UK's 26th Licensing Round to Boost A&D Activity?
At the end of January, two announcements came from the government that look set to provide a boost to the oil and gas industry and potentially ramp up acquisition and divestiture (A&D) activity in the sector.
Chancellor Alistair Darling unveiled a plan to provide tax breaks to oil companies operating in the most difficult to exploit areas of the UK Continental Shelf (UKCS) and on the same day energy and climate change minister Lord Hunt announced a new round of offshore licensing which could prompt A&D activity in the near future.
Legislation to Aid A&D
The Treasury is proposing new legislation to provide up to £160 million worth of tax relief for each gas field in the West of Shetland that qualifies for the support, which represents a total package of up to £12 billion.
It is estimated that the area—the last major section of the UKCS to be developed—contains 20 percent of the UK's remaining oil and gas reserves. Infrastructure will be critical to fully unlocking the potential of this region, so stimulating A&D activity in the area is key.
"The government recognises the importance of the UK oil and gas industry to our economy and the dependable foundation it provides for the UK's energy security," Darling said.
He added that the legislation would "continue to support investment in the North Sea, the fuel this delivers, the contribution this makes to our economy and the jobs and skills the industry supports and develops."
The legislation remains subject to approval by the House of Commons and this will be sought no later than the end of March.
Lord Hunt announced the 26th licensing round for offshore oil and gas exploration during a visit to a platform manufacturing yard in Fife. For the first time since 1998, the round offers blocks in all areas of the UK seas for new licensing.
"This record-breaking 26th round includes areas of the continental shelf not as yet explored and will provide a new boost to activity in the basin," Hunt said.
"The round will help to secure the future of the UK's oil and gas industry which still provides three-quarters of our energy needs and some 350,000 jobs," he added.
Estimates suggest that there are still around 20 billion barrels of oil, or possibly even more to be produced so there is plenty of potential for A&D activity surrounding the UKCS. Hunt said the new licensing round would help to ensure this potential is realised.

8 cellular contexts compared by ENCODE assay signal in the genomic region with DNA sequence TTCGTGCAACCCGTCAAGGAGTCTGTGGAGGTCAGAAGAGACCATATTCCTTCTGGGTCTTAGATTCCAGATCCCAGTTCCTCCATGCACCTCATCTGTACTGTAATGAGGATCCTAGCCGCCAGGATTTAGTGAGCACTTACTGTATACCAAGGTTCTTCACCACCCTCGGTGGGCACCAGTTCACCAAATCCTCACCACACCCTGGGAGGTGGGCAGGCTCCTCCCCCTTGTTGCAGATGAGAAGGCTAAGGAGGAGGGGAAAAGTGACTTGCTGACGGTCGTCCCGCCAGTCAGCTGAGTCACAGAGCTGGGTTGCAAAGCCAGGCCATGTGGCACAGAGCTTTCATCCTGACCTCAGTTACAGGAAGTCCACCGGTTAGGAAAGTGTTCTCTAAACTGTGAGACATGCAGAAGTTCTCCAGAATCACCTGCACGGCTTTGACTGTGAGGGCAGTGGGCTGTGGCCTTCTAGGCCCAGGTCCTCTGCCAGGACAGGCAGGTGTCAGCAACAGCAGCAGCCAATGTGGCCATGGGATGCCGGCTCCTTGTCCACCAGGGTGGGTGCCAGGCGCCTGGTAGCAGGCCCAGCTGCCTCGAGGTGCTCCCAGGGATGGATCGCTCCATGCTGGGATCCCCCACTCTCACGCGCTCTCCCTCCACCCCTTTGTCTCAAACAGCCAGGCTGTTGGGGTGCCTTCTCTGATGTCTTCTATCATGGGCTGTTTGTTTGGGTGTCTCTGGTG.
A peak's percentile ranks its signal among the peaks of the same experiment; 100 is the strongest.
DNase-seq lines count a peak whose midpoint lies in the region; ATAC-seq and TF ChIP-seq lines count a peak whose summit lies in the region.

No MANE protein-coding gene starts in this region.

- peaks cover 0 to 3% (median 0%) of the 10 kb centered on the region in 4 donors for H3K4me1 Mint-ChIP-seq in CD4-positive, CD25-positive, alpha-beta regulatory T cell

"As we make the transition to a low carbon future, we must ensure we have secure energy supplies by making the best use of our indigenous energy resources in a safe and environmentally-sound way," he commented.
The majority of the areas that were licensed in the first round in 1964 have not been allowed extensions and have therefore been relinquished so will be available to bid for this time. In addition, 14 blocks that were classified as 'fallow' under the government's scheme to stimulate activity on blocks where there have been no significant developments for three years have also been fully or partly relinquished.
As part of this 26th round, the government has introduced a new frontier licence with an extended nine-year exploration term for the West of Scotland area. The aim is to encourage oil and gas exploration in a region for which geological data is as yet scant.
Hannon Westwood has released a study on the potential resource opportunity offered in the licensing round, suggesting there are 80-plus discoveries in the unlicensed acreage. It calculates that there are gross unrisked potential reserves of 800 MMboe and estimated unrisked potential reserves of 35 billion boe.
Chris Bulley, executive director of Hannon Westwood, said that the round offered "free rein to explorers with new ideas," so A&D activity may be set to increase in the area.
He also predicted that the new field allowance regime, which exempts a certain amount of production income from tax, would "provide some boost to the smaller or more difficult developments."
"However, the gas potential in both the Southern North Sea and West of Shetlands could benefit from a strengthening of the gas price," Bulley said.
"Improvements in the fiscal regime to improve the economics of gas projects are particularly important to allow the development of marginal gas discoveries before the ageing Southern North Sea infrastructure is decommissioned," he concluded.
Abu Dhabi-owned Taqa Bratani and Canada's Static Energy Corporation have already stated an intention to bid in the 26th licensing round.